As one of the outcomes of scientific discussion during the Ocean Deoxygenation Conference in Kiel, Germany, the community produced the “Kiel Declaration” in which the indisputable importance of studying the loss of oxygen in the World Ocean is stated.
Please read and sign this important declaration following this link
Are you attending Goldschmidt 2018 in Boston, USA? If so, do you feel passionate about your research and want to tell us about it? Sign up for an exciting Pop Up Talks event at Goldschmidt that is open to anyone who wants to share their experience as a geochemist. Please note this is NOT meant to be a place to give a science talk that would fit into an existing science session.
Rather you are invited to give a brief, 5-minute presentation in the style of a TED or ‘3-Minute Thesis’ talk – that explains any aspect of your work or life as a scientist in an engaging way. These talks will be free of jargon, as they are meant to be entertaining and engaging. Talks can be about any aspect of geochemistry that you are passionate about, whether it be your latest data, your international travels, an outreach program you participated in, or the challenges of lab work or life as a scientist. Past talks have included: poetry about Fe, Mn, and O, performed comedy routines about mass spectrometry, and detailed the woes of e-mail. Amidst full days of formal, jargon-dense scientific talks, the Pop Up Talk series is meant to be a fun, community-building experience for those in attendance.
If you are interested in participating in this exciting event, please send us an email with the title of your talk and how you would like to present it to firstname.lastname@example.org before the 3rd August.
This will allow us to schedule the necessary time and space. Due to potential limitations, acceptance will be on a first-come-first-served basis. We will contact you with more information once the deadline has passed.
The deadline for abstract submission to Ocean Deoxygenation Conference is March 31st, 2018. This promising conference organized by the Collaborative Research Center SFB 754 will focus on past, present and future drivers and consequences of ocean deoxygenation. The biggest names who work on modern deoxygenation were invited as keynote speakers who will lead each one of the scientific topics presented at the Audimax auditorium in Kiel University.
It will be awesome to also see a good participation of early career scientists! Hopefully I will be able to make it there myself too.
Dear friends! Please consider submiting an abstract and attending our session at Goldschmidt 2018 in Boston, USA:
07b: De-oxygenation and organic carbon burial in Earth’s history
The geologic record captures only a portion of the complex biogeochemical interactions involving marine primary productivity and oxygenation. Apparent decoupling between export production in the water column, oxygen content and burial of organic matter as observed in modern environments has led to strong debates on the fidelity of classic productivity (Corg, excess-Ba, barite, organic-P, biogenic SiO2) and redox proxies (Cd, Cr, Mo, Ni, U, V, Zn, FeHR/FeT, Fepyr/FeHR). Disentangling individual processes is often challenging; however, growing interest in proxy development and state-of-the-art analyses has led to major breakthroughs. Inclusive studies are essential to understanding the dynamics of organic matter burial and oxygenation over a range of timescales while using a complementary array of investigative strategies.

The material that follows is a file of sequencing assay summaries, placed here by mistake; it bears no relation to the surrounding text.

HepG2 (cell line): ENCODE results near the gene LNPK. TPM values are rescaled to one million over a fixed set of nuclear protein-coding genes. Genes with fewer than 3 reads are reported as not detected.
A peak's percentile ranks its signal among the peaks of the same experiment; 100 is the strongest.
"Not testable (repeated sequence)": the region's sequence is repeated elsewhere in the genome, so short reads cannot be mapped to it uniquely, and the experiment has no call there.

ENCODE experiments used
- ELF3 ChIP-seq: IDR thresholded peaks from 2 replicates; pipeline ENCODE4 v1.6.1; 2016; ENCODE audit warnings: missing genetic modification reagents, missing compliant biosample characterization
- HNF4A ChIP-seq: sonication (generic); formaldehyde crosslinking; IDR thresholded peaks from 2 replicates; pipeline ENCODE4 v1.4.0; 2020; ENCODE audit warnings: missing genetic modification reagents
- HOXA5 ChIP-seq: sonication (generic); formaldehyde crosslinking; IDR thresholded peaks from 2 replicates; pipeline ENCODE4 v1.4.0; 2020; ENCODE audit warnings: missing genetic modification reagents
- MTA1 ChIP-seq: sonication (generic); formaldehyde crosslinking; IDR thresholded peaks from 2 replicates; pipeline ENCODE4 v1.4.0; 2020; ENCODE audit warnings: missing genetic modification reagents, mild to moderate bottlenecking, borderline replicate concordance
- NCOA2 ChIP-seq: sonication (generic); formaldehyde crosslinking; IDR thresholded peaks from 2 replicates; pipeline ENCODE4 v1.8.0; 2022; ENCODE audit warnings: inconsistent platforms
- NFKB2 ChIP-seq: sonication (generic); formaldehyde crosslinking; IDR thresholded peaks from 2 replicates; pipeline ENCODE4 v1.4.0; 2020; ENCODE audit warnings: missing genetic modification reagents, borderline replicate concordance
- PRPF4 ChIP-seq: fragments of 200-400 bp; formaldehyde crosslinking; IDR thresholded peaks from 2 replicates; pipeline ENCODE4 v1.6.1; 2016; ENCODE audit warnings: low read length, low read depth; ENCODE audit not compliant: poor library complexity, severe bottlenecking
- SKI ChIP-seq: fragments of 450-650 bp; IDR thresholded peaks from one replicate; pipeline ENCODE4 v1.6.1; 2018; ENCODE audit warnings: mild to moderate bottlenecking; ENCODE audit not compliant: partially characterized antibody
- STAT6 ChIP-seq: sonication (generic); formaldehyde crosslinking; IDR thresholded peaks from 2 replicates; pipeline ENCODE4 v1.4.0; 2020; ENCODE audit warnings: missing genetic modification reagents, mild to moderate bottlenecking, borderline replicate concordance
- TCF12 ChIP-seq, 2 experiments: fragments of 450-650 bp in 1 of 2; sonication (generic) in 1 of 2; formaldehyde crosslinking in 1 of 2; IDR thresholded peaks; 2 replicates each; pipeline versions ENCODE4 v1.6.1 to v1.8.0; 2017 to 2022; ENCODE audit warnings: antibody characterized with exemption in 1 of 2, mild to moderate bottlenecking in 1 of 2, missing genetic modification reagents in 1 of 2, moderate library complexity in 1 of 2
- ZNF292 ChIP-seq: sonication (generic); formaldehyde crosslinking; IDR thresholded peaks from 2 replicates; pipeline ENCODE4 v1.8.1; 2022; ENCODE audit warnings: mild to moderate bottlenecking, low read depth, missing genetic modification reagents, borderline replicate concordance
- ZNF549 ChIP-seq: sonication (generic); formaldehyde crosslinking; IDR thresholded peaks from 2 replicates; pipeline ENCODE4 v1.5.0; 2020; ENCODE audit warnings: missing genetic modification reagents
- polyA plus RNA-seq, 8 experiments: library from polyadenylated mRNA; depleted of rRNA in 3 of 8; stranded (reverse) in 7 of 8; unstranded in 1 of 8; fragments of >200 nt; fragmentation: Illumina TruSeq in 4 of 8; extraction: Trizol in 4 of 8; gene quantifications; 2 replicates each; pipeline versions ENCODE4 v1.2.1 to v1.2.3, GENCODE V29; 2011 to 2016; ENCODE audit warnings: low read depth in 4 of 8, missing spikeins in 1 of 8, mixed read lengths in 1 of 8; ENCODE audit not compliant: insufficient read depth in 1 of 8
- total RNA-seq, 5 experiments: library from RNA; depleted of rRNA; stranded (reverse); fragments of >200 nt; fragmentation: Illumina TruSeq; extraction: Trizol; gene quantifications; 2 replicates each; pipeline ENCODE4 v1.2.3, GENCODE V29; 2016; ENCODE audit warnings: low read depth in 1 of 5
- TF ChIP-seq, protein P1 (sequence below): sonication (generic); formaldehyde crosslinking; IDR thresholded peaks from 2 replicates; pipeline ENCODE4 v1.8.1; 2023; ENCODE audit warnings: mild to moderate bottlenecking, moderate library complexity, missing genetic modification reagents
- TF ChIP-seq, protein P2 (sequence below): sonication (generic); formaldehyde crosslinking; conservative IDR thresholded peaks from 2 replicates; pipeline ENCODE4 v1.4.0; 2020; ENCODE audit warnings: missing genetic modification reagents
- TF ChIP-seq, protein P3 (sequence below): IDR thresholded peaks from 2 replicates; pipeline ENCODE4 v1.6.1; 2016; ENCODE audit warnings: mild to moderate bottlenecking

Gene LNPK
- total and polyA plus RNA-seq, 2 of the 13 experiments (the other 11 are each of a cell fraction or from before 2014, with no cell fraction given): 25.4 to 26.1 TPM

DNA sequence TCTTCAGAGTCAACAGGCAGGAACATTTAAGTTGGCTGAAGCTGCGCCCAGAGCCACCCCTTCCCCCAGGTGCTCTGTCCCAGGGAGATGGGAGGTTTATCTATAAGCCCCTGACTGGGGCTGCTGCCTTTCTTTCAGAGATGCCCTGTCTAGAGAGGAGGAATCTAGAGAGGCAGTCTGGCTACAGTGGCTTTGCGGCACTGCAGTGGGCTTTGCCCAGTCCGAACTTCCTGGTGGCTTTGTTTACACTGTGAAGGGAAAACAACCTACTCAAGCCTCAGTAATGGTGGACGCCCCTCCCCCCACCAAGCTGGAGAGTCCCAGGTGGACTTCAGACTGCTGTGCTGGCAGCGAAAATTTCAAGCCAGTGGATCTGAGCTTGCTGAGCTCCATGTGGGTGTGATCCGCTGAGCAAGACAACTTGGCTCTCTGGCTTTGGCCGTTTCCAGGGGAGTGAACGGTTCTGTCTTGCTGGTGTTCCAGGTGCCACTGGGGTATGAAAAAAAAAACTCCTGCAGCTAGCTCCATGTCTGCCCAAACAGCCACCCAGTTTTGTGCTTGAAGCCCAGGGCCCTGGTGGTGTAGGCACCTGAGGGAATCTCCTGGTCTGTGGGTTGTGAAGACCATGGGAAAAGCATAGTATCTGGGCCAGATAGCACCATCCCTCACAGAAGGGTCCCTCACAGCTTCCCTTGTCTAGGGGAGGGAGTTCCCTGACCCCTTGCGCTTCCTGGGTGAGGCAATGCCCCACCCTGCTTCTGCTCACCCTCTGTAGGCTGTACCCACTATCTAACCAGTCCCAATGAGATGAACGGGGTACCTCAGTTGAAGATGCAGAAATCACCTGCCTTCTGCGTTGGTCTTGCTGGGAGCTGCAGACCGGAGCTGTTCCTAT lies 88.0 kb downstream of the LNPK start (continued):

This session encourages submissions dealing with four major themes: (i) The reconstruction of hypoxia and anoxia in past and present oceans and their relationship with life; (ii) The development of techniques to reconstruct productivity and redox through time; (iii) Improvements of our understanding of the paleoenvironmental conditions during organic matter accumulation and source rock deposition; (iv) Data and modelling insights into the complexity of physical and biogeochemical processes controlling oxygen distributions; (v) Novel approaches to forecast the evolution of hypoxic and anoxic conditions into our not-too-distant future.
We specifically welcome contributions that highlight the spatial and temporal variability and drivers of (de)oxygenation during the Anthropocene and throughout the Phanerozoic, highlighting extinctions, oceanic anoxic events and other major climatic perturbations associated to large accumulation of carbon in the rock record (e.g. Middle Devonian to Early Mississippian, Late Jurassic, Middle Cretaceous).
See you in Boston!
Great opportunity to submit a manuscript to an important research topic: “Facing Marine Deoxygenation”. As global temperature trends continue to rise many marine regions are experiencing a slow decrease in dissolved oxygen. This has been attributed to the direct effect of warming on oxygen solubility and indirect climatic and oceanografic feedbacks not yet well understood. This research topic invites the community to address the complex interactions that lead to past, present and future changes of deoxygenation, significantly exacerbated by anthropogenic pressure.
Humboldt squid range expansion attributed to Oxygen Minimum Zone shoaling in the Eastern Tropical North Pacific (Gilly et al., 2013)